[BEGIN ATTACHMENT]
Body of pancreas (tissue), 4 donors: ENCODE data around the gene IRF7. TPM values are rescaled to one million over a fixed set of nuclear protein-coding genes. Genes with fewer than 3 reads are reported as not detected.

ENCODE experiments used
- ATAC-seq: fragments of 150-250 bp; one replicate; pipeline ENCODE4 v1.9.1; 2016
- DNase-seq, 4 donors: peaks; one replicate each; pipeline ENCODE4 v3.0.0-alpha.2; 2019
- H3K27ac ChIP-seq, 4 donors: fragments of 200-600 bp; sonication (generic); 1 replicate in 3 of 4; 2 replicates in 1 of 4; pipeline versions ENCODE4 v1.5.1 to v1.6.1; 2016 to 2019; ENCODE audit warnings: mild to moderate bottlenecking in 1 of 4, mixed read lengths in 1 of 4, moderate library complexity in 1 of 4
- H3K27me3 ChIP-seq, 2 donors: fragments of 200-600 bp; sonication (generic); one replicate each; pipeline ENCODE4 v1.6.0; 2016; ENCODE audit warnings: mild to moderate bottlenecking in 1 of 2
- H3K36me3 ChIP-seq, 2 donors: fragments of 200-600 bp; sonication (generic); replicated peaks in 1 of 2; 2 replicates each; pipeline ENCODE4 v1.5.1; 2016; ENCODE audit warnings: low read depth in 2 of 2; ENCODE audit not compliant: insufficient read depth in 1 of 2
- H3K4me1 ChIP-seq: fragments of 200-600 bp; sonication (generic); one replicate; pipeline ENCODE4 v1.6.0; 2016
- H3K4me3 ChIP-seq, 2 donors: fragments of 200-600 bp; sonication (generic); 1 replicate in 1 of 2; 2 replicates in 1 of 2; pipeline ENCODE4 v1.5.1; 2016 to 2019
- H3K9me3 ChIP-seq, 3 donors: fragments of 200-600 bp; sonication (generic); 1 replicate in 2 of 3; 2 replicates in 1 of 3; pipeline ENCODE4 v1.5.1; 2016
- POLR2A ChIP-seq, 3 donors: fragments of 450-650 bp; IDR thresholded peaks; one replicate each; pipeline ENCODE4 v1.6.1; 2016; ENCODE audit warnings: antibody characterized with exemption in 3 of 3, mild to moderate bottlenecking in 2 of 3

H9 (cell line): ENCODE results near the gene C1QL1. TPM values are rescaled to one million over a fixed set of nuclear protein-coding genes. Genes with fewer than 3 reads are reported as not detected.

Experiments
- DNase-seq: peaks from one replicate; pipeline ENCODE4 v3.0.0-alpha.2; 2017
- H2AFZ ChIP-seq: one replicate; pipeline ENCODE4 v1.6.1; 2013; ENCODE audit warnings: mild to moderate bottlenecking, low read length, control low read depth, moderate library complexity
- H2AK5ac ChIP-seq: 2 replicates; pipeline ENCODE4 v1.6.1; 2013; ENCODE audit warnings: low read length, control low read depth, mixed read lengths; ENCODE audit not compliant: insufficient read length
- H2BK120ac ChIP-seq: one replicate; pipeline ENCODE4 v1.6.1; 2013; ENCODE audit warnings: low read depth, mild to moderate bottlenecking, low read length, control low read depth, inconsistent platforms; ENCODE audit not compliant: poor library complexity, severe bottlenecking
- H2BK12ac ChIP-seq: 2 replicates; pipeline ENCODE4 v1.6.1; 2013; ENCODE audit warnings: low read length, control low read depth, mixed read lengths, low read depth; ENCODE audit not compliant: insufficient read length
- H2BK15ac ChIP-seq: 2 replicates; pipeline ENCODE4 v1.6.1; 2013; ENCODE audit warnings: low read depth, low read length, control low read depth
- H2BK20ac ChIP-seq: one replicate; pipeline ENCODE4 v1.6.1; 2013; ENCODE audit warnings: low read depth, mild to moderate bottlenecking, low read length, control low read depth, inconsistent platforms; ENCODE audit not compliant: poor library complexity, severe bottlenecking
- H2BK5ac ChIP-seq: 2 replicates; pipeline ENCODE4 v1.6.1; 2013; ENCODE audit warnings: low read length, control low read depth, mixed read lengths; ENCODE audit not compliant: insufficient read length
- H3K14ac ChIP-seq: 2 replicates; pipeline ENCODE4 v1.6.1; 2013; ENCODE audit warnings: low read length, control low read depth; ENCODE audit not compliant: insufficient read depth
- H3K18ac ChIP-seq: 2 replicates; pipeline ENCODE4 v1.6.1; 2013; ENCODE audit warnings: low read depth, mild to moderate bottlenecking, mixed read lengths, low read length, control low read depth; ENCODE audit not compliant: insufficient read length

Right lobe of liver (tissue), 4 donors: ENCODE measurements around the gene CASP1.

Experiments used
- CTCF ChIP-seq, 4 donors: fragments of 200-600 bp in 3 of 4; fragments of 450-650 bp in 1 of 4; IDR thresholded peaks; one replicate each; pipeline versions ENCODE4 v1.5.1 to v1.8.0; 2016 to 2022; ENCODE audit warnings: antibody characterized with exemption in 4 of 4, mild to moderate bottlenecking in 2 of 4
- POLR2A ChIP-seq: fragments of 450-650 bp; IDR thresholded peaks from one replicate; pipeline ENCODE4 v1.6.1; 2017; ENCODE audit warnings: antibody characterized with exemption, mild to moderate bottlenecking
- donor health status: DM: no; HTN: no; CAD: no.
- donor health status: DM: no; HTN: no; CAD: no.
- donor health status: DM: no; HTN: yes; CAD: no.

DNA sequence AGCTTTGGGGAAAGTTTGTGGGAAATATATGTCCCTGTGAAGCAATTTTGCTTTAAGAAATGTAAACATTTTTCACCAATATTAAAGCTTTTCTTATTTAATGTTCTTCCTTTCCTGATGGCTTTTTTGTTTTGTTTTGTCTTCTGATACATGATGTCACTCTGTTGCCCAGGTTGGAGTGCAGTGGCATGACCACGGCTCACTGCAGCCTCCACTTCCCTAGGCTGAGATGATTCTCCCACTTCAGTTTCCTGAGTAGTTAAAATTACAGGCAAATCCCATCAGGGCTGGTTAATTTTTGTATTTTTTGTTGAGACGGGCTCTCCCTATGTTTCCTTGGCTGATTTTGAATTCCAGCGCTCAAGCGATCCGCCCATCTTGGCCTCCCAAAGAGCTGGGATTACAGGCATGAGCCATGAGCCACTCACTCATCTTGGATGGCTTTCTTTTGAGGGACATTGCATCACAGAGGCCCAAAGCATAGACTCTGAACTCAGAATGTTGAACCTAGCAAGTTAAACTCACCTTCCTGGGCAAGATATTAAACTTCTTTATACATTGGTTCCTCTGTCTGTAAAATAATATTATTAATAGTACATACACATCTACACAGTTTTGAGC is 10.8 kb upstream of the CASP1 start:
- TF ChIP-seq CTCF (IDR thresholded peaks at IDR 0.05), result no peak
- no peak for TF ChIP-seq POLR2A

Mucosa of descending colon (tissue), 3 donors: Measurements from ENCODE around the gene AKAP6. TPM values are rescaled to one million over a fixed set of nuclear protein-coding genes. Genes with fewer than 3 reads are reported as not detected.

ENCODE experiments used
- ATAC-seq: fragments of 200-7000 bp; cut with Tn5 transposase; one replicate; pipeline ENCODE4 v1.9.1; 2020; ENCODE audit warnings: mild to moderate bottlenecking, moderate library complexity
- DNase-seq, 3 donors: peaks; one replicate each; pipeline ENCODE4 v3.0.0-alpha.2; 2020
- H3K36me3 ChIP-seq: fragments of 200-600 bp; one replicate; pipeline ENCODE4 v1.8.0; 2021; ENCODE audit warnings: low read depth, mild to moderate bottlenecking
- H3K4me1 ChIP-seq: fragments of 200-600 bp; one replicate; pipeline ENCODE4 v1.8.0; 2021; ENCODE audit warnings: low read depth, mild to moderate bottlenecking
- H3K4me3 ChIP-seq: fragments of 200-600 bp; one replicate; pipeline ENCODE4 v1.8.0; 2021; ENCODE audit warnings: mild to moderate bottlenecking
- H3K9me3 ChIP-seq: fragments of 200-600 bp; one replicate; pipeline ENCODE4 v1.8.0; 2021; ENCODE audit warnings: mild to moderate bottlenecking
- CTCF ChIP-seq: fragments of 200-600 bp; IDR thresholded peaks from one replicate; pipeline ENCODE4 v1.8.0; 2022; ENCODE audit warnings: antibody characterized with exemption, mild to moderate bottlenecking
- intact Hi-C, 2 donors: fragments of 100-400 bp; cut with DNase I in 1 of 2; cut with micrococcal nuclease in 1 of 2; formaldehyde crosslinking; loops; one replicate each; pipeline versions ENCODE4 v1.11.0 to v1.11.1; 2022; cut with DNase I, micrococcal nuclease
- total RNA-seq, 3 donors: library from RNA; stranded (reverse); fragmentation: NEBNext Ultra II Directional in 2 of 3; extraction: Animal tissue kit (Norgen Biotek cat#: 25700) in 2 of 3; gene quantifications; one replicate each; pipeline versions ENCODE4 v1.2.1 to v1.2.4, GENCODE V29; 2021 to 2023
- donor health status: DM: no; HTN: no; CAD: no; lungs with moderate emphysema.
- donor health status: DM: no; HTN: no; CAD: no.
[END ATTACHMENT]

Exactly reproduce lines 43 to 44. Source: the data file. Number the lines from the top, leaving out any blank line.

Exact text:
- intact Hi-C, 2 donors: fragments of 100-400 bp; cut with DNase I in 1 of 2; cut with micrococcal nuclease in 1 of 2; formaldehyde crosslinking; loops; one replicate each; pipeline versions ENCODE4 v1.11.0 to v1.11.1; 2022; cut with DNase I, micrococcal nuclease
- total RNA-seq, 3 donors: library from RNA; stranded (reverse); fragmentation: NEBNext Ultra II Directional in 2 of 3; extraction: Animal tissue kit (Norgen Biotek cat#: 25700) in 2 of 3; gene quantifications; one replicate each; pipeline versions ENCODE4 v1.2.1 to v1.2.4, GENCODE V29; 2021 to 2023